Tag Archives: sadness

Dancin’ With Lemons

Normally, I’ve tried to be upbeat on my blog, but lately, things have been … well, less than upbeat.

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This is my current FaceBook cover. It’s also the attitude I’ve been trying to maintain, but it hasn’t been easy.

Try as I might, the serious stuff of life keeps creeping in and smashing my good moods to bits. As you can see from the frequency of my latest blog posts, keeping an upbeat blog has not been in the cards. In fact, I find it rather amusing that in my last blog, I “complained,” tongue in cheek, about my lack of readership, then proceeded to kill it off even more by not posting anything since May. Ollie ollie oxen free! Everybody come back now! Oh, well.

So, I’m not very happy that I’m here writing about not being happy. It’s definitely not the way I want my blog posts to read, but lately, it just seems like the world has been pressing down on my shoulders. Despite my bright, cheery, optimistic, Pollyanna, and whatever other rainbow-butted-unicorns-make-me-gag personality traits I might exhibit, I’m sitting here at my computer, trying to put my feelings into words that don’t sound like a funeral dirge, with the thought that it might help me find some balance somewhere in between. No, I’m not depressed. I’m just tired. I know the difference, believe me. And sometimes, a gal just needs to vent.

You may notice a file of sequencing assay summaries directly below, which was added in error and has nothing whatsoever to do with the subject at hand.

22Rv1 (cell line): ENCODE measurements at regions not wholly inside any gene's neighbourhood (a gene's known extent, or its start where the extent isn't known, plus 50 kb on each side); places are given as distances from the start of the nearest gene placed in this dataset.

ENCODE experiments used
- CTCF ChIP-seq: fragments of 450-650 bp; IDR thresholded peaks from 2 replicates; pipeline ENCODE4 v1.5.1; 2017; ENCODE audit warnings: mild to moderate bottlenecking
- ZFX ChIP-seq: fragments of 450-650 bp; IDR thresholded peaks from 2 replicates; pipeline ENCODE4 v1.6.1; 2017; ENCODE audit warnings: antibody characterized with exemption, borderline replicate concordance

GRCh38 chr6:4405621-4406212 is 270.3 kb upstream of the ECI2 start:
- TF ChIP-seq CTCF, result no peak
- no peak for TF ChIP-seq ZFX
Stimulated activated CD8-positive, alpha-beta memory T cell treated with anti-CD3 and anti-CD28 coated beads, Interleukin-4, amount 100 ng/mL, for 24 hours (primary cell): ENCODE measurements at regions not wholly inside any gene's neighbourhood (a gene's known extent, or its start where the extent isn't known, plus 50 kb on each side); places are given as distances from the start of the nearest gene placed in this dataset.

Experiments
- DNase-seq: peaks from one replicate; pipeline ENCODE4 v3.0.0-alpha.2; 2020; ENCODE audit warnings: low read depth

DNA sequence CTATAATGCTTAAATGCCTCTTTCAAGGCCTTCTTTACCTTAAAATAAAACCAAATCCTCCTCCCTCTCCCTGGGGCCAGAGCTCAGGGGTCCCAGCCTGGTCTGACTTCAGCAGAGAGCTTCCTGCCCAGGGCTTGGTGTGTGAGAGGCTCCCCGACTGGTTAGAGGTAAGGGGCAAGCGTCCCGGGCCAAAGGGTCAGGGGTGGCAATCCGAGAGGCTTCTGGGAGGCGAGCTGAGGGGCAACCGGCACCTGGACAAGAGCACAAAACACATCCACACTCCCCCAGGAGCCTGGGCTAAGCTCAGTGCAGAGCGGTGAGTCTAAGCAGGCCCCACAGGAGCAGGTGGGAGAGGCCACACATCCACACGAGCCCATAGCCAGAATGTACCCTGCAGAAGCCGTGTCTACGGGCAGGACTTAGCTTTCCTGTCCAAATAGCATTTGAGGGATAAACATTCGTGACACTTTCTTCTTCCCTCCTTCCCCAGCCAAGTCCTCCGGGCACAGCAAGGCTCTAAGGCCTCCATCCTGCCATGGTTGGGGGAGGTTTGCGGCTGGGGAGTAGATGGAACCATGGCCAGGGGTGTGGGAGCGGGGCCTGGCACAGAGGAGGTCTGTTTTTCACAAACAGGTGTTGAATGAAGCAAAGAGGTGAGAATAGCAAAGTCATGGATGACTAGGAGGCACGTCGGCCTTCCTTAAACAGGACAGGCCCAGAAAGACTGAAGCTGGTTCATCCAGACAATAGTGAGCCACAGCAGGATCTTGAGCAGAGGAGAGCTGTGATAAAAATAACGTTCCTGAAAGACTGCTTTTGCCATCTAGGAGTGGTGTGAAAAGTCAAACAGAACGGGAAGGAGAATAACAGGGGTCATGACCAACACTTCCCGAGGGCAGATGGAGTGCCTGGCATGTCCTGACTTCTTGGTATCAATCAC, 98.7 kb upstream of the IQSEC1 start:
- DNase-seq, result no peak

The headphones are in and some relaxing classical music is on. Classical, I know, right? Surprised me, too. I’ll bet you were thinking that Weird Al was my musical icon. Nope, but I confess to listening to John Mayer one evening last week. I queued him up on YouTube and let that sucker sing his heart out for me. Private concert for one, please. One evening of that was enough, but at least now, I know who John Mayer is. As for this classical stuff, I’m discovering that I’m really not in the mood for it. It’s not that I don’t like classical because I do. But not tonight, or at least not what is playing. 2 Cellos or Celtic Thunder or Piano Guys all would have worked, but I think I’ll go the Christian music path tonight with MercyMe. It’s fast; it’s upbeat; I’ve got God singing in my ear. Well, maybe not God exactly, but close enough.